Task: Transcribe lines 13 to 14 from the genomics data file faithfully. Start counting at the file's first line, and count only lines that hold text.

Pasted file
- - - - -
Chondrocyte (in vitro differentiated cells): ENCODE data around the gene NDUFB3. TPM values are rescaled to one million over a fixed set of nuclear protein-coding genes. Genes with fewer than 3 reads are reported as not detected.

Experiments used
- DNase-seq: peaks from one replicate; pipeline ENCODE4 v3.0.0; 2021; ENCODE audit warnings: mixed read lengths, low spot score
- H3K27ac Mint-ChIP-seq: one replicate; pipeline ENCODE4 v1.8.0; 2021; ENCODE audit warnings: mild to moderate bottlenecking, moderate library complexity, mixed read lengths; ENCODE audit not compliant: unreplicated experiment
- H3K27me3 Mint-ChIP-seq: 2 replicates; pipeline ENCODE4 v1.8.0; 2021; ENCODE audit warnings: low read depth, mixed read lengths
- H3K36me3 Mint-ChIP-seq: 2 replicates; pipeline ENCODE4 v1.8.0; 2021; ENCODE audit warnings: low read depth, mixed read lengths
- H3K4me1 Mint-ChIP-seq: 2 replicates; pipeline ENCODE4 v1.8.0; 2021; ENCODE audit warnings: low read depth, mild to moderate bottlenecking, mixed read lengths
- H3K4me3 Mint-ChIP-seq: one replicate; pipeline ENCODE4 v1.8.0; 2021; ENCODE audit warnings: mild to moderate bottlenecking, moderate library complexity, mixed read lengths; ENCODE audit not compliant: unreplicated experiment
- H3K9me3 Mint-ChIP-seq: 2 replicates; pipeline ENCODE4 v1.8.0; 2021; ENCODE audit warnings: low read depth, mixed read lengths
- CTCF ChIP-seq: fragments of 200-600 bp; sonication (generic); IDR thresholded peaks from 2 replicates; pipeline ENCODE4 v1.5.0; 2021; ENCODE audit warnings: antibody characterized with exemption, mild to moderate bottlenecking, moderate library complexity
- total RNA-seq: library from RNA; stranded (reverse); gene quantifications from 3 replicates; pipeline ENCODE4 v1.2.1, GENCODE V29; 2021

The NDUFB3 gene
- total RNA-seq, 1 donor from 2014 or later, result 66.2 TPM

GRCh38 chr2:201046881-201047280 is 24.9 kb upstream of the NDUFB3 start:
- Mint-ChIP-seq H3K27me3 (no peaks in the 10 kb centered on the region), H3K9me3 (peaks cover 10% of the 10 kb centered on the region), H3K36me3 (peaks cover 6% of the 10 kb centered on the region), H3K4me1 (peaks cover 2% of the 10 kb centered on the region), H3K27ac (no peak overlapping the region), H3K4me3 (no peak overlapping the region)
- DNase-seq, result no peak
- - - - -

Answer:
- total RNA-seq, 1 donor from 2014 or later, result 66.2 TPM

GRCh38 chr2:201046881-201047280 is 24.9 kb upstream of the NDUFB3 start: